MDC reminds conservation area visitors to use physical distancing

News from the region
Kansas City
Published Date

JEFFERSON CITY, Mo. – The outdoors offers the refreshing sights and sounds of nature at Missouri Department of Conservation (MDC) areas. However, MDC reminds visitors to area trails, parking lots, and roads that the current coronavirus threat makes physical distancing critical when enjoying the outdoors.

This is especially important at popular conservation areas and nature centers in or near cities and towns. The COVID-19 virus has caused stay home directives in many cities and counties. Though a walk outdoors is considered a healthy break from the indoors, if people maintain physical distancing and avoid overcrowding areas. Many people are taking advantage of free time to head outdoors.

For example, MDC’s Burr Oak Woods Conservation Area at Blue Springs has seen a significant weekday upsurge in vehicle and pedestrian traffic. The Burr Oak Woods Nature Center building is closed through April 15 as a coronavirus precaution, and at that point MDC will re-evaluate the situation for Burr Oak and other nature centers and offices that are closed. However, the trails, roads, and parking lots are open for public use at Burr Oak and other conservation areas. MDC staff has noted some people hiking on trails are not maintaining the social distancing recommended by health experts.

MDC provides close-to-home outdoor opportunities for people to enjoy at urban conservation areas and at city or county lakes that partner with the department’s Community Assistance Program. For example, the Youngdahl Urban Conservation Area provides hiking trails through woodlands in the heart of St. Joseph.

MDC advises people to make outdoor activities as safe and enjoyable as possible by taking the following actions:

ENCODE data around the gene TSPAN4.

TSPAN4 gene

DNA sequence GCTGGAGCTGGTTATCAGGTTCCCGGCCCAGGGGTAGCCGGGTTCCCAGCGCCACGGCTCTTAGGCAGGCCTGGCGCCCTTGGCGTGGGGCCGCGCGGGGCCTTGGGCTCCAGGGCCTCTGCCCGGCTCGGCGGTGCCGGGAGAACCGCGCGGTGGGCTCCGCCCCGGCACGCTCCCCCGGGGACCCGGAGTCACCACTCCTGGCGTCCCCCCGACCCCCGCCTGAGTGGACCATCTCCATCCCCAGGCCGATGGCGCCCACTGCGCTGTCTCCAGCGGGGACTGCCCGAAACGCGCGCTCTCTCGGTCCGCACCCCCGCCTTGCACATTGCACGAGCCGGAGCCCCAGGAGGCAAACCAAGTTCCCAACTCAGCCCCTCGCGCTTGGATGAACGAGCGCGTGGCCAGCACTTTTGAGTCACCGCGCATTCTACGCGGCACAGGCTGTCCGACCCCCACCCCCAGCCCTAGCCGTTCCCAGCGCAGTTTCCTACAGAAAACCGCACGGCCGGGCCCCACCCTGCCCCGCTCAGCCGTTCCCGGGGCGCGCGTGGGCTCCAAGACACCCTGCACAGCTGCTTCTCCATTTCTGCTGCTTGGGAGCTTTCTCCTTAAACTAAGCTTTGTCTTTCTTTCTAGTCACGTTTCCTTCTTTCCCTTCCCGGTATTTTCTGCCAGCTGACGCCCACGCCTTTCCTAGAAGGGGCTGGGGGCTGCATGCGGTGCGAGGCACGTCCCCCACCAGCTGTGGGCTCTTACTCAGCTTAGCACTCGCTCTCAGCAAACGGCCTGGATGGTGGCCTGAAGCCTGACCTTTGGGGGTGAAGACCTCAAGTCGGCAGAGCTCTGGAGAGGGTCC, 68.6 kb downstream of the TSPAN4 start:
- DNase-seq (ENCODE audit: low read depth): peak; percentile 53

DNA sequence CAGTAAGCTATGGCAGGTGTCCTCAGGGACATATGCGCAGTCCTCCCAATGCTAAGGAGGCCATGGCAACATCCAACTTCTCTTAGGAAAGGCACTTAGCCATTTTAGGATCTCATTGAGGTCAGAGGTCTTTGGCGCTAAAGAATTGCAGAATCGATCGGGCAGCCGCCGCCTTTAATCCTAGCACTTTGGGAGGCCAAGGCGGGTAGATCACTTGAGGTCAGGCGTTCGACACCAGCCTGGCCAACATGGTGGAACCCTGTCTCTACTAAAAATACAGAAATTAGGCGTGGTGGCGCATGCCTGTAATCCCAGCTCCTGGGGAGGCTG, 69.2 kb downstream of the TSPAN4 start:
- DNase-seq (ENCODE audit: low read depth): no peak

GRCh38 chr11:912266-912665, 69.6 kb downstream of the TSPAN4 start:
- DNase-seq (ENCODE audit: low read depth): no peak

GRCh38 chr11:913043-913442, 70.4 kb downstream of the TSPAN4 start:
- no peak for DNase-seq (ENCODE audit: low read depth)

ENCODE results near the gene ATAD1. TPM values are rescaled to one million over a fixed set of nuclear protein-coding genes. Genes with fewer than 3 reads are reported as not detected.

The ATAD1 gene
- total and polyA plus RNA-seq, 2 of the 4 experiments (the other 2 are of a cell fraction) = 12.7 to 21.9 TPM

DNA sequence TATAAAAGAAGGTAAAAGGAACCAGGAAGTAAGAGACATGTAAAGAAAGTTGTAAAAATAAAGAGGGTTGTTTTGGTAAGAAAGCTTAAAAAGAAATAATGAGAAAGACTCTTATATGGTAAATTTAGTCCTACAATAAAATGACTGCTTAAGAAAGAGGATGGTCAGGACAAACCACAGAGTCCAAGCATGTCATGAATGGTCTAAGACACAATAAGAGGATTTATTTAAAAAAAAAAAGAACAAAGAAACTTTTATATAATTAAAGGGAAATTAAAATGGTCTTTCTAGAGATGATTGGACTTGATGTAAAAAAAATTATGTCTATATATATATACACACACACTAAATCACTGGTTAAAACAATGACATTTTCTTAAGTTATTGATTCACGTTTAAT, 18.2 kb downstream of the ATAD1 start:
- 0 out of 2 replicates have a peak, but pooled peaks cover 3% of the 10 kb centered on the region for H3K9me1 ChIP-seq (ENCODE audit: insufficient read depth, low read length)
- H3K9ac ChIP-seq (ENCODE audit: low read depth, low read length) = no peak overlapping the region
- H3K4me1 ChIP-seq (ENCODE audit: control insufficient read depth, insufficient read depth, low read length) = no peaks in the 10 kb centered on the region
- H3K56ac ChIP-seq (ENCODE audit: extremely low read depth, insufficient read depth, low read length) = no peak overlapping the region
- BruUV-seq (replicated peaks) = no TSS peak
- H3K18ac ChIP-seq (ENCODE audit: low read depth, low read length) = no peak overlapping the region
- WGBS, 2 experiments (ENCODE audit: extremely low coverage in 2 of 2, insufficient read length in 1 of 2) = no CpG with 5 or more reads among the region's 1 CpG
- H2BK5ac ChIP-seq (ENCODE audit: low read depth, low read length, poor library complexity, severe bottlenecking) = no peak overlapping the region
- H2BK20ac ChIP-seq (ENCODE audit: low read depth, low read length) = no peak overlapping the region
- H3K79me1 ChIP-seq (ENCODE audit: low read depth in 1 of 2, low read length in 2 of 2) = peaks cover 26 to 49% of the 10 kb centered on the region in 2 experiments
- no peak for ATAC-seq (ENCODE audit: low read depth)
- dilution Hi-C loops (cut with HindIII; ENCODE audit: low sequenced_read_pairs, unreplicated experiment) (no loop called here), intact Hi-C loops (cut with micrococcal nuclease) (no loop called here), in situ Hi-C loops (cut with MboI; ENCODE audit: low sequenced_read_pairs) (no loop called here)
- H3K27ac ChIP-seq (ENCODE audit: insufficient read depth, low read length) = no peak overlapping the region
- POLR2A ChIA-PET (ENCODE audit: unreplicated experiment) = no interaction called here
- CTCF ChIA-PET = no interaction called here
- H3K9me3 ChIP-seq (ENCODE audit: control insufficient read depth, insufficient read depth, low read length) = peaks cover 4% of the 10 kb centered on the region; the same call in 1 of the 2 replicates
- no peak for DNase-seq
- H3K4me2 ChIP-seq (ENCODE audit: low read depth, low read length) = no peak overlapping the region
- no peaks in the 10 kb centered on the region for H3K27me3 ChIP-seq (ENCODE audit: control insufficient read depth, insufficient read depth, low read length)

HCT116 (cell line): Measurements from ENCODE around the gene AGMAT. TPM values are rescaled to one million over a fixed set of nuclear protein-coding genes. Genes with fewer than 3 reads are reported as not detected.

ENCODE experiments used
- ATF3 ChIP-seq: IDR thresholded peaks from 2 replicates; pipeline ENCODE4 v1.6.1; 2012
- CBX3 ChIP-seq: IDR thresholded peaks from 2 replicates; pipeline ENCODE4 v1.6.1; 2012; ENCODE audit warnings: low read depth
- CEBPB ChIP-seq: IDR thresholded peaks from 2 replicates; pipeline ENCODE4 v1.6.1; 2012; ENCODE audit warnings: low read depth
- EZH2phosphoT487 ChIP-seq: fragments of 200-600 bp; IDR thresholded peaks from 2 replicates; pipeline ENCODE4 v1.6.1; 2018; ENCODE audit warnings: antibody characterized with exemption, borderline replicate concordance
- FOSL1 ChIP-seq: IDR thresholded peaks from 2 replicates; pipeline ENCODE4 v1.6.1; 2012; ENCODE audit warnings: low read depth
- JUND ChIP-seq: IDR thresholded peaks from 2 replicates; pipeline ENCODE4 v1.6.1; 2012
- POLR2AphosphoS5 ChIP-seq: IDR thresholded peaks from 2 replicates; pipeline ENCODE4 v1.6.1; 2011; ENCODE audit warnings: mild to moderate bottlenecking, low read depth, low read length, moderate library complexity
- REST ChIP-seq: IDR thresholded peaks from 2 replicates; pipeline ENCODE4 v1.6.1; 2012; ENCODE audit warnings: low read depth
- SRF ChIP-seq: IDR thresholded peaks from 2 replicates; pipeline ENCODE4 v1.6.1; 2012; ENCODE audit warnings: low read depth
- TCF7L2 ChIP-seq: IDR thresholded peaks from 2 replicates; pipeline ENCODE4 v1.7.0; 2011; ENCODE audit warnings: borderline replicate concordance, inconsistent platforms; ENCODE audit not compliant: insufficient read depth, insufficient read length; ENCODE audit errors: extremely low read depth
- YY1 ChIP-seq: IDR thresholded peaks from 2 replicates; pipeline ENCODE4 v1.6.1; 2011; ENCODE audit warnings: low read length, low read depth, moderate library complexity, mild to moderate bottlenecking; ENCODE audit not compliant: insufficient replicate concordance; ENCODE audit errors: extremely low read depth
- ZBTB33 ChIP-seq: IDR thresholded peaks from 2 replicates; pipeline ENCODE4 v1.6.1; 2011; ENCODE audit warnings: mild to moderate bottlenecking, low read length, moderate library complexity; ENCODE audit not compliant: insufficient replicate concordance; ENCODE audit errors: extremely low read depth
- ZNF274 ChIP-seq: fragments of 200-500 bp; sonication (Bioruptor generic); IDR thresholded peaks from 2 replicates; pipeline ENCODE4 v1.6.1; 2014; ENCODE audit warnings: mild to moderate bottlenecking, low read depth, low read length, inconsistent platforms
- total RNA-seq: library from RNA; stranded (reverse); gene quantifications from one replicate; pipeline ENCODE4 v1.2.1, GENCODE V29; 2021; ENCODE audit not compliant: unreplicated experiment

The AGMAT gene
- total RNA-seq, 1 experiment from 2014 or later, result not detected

• If you have been sick in the last two weeks, please stay home for your health and the safety of others.
  • Travel in a small group of 10 people or fewer.
  • If a conservation area looks crowded or an area parking lot is full, please do not stop and find another less-crowded location.
  • Keep a proper physical distance of at least six feet while visiting areas and especially on trails.
  • Avoid popular spots where people congregate, such as scenic overlooks, fishing docks, etc.
  • Pack water, soap and/or hand sanitizer.
  • Get more information from the Centers for Disease Control and Prevention on best practices for keeping you and your family safe at


MDC and the Missouri Conservation Commission have temporarily waived permit requirements for sport fishing and daily trout tags for Missouri residents and nonresidents whose fishing privileges are not otherwise suspended. The waiver of needing a permit or trout tag to fish will run through April 15. Seasons, methods, and limits still apply and will be enforced.

MDC emphasizes that it is still critical for everyone to continue to heed all recommendations for physical distancing, avoiding overcrowding, hand-washing, and other public-health measures while fishing.


Spring turkey season in Missouri remains open and as scheduled. For more on spring turkey hunting in Missouri, visit

Conservation areas often have special regulations. Also, some accesses, boat ramps, or areas may be closed if spring flooding occurs. Visit for statewide conservation information updates and for links to webpages with information and maps for specific conservation areas.